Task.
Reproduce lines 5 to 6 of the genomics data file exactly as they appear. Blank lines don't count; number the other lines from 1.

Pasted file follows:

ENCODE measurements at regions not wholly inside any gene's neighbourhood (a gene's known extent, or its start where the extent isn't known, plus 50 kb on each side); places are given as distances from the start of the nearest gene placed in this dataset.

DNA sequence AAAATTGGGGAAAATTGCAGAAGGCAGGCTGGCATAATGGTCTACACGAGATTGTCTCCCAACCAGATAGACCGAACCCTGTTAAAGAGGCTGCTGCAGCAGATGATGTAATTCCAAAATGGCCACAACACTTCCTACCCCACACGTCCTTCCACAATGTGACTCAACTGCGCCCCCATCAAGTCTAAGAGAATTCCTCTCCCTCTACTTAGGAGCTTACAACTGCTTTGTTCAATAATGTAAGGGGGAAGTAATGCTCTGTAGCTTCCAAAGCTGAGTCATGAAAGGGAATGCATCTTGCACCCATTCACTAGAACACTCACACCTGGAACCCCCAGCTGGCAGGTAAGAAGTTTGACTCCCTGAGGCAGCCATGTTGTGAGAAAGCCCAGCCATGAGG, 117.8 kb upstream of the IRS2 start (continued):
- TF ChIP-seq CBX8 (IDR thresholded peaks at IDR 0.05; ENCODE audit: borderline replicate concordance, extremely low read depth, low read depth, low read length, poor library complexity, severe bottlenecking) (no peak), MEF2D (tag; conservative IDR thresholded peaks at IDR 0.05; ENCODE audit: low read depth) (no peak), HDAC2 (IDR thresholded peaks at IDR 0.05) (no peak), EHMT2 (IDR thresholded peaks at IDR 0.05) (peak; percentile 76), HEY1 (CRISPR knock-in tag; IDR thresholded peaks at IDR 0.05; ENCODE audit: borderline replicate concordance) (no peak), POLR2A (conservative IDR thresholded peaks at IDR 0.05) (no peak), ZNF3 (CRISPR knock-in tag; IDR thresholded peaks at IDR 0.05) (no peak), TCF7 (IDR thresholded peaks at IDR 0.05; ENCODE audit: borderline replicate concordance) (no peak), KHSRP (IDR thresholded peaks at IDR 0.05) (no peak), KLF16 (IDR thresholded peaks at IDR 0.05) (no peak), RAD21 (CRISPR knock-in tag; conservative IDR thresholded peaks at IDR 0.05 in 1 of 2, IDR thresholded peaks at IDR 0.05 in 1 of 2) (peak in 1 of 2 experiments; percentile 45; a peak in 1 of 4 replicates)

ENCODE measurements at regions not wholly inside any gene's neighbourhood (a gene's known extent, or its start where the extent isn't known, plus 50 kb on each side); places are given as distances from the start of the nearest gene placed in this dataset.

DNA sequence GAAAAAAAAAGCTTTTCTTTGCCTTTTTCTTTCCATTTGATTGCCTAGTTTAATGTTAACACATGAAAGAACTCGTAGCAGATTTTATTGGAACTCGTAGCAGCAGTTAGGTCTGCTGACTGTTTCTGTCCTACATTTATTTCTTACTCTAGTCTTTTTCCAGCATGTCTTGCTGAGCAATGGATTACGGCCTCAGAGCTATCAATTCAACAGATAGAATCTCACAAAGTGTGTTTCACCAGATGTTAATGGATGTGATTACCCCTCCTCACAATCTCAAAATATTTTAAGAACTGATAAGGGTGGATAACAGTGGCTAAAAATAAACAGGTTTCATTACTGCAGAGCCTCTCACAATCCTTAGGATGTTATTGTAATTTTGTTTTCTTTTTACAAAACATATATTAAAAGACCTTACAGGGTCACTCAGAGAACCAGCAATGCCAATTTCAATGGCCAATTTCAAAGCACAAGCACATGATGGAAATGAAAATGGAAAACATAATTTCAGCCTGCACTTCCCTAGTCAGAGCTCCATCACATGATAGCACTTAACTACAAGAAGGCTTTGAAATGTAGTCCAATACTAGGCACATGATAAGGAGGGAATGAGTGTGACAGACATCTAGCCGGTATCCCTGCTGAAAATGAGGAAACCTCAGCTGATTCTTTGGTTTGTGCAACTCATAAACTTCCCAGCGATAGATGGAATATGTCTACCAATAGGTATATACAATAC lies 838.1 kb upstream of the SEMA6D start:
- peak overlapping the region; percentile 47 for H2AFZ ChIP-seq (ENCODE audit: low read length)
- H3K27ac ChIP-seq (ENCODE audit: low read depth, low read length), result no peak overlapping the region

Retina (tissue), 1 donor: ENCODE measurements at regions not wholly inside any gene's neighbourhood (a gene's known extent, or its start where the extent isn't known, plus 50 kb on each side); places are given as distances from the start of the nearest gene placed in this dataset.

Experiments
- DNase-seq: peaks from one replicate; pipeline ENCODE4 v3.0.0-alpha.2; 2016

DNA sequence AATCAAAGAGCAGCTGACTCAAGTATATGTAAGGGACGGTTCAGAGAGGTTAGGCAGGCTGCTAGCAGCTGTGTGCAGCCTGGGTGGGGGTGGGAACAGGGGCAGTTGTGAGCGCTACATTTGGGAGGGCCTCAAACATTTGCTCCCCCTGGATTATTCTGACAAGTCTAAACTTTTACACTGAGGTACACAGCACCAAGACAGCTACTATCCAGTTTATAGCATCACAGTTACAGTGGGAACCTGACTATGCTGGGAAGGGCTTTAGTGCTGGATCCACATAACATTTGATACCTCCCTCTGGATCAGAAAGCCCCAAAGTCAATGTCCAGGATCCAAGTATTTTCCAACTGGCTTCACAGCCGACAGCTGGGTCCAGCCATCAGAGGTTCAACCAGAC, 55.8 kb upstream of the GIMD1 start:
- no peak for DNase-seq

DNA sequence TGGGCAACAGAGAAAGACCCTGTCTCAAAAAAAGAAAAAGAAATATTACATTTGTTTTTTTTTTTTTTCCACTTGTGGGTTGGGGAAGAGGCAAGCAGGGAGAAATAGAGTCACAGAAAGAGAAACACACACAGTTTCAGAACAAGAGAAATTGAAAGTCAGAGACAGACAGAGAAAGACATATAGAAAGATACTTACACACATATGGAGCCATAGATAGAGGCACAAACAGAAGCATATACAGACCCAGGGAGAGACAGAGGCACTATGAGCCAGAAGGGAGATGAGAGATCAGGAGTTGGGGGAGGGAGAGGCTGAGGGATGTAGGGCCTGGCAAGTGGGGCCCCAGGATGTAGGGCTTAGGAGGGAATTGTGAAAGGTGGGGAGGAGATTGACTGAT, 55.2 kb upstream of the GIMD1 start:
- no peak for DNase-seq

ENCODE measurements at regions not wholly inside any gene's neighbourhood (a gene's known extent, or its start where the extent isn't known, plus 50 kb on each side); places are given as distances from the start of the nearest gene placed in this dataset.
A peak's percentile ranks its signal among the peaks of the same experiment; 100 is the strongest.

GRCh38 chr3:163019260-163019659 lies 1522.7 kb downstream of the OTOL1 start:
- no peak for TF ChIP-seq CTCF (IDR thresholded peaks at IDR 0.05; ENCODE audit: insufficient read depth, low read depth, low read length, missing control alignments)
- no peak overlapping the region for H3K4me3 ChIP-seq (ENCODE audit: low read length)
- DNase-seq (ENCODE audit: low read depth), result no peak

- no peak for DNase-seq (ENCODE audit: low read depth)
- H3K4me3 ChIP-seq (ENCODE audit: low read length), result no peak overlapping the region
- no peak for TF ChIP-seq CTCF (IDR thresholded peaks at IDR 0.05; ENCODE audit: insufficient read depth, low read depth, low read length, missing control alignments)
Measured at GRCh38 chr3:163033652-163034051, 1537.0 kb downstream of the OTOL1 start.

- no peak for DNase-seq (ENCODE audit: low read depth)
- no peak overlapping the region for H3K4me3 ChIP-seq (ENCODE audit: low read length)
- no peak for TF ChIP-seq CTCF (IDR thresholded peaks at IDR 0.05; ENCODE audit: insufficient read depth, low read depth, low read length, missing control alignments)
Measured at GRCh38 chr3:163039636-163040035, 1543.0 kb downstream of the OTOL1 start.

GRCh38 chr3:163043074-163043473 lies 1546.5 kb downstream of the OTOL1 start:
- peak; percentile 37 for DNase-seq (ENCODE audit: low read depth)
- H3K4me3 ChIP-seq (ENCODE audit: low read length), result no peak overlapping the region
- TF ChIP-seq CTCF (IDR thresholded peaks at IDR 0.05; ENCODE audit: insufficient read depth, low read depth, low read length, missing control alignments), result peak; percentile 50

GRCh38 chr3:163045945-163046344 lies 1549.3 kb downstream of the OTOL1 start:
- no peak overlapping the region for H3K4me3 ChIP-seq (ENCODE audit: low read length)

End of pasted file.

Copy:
DNA sequence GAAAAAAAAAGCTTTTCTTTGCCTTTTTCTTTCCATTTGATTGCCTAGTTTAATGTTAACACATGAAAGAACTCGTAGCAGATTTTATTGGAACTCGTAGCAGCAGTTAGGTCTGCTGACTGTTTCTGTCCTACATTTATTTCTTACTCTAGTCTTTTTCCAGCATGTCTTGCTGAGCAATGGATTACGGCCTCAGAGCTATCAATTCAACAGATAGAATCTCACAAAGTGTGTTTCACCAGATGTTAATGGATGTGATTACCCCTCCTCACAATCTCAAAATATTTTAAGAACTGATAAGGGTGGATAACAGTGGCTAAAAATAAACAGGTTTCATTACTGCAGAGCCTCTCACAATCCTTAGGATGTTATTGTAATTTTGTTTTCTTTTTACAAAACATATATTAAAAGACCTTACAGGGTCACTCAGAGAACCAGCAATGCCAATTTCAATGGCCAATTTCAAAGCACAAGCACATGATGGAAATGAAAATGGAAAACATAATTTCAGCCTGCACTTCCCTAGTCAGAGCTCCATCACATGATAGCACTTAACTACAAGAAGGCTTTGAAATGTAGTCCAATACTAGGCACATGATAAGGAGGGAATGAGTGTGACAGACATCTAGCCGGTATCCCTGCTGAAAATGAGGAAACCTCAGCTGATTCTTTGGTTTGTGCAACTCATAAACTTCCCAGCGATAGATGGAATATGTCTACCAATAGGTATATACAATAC lies 838.1 kb upstream of the SEMA6D start:
- peak overlapping the region; percentile 47 for H2AFZ ChIP-seq (ENCODE audit: low read length)